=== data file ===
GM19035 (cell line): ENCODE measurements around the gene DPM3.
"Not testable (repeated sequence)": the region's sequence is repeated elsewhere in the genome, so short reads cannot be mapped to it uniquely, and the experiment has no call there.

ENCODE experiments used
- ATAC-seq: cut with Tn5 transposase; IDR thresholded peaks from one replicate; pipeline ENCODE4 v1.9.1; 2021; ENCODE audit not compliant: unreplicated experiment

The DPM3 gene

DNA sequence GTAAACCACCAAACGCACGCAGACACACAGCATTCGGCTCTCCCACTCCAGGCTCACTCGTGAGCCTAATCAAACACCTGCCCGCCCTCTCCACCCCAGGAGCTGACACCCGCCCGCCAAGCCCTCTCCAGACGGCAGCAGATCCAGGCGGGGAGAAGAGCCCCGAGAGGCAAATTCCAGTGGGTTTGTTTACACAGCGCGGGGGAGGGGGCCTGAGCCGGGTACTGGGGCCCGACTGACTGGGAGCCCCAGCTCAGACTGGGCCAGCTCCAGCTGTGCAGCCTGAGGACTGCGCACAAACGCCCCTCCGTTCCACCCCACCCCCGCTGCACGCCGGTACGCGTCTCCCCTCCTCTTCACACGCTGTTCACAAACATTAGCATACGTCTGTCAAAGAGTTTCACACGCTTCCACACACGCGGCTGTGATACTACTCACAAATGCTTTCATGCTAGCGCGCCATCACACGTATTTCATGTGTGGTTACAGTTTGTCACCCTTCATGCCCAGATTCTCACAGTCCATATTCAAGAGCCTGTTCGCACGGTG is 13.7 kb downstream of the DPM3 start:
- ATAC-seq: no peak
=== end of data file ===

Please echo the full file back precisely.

GM19035 (cell line): ENCODE measurements around the gene DPM3.
"Not testable (repeated sequence)": the region's sequence is repeated elsewhere in the genome, so short reads cannot be mapped to it uniquely, and the experiment has no call there.

ENCODE experiments used
- ATAC-seq: cut with Tn5 transposase; IDR thresholded peaks from one replicate; pipeline ENCODE4 v1.9.1; 2021; ENCODE audit not compliant: unreplicated experiment

The DPM3 gene

DNA sequence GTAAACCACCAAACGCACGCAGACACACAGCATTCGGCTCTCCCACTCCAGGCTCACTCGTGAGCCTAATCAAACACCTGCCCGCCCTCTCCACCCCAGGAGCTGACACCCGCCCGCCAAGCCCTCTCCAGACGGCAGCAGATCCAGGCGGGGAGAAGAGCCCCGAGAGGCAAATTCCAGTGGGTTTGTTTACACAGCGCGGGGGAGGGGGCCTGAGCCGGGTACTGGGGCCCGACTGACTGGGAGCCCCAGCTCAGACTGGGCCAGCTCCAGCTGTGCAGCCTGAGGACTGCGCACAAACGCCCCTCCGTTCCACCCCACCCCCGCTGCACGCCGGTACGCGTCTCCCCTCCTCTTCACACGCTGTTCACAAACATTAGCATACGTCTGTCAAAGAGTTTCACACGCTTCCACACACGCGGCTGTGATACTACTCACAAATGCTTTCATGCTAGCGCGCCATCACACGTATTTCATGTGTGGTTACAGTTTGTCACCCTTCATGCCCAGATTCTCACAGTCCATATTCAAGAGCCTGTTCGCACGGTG is 13.7 kb downstream of the DPM3 start:
- ATAC-seq: no peak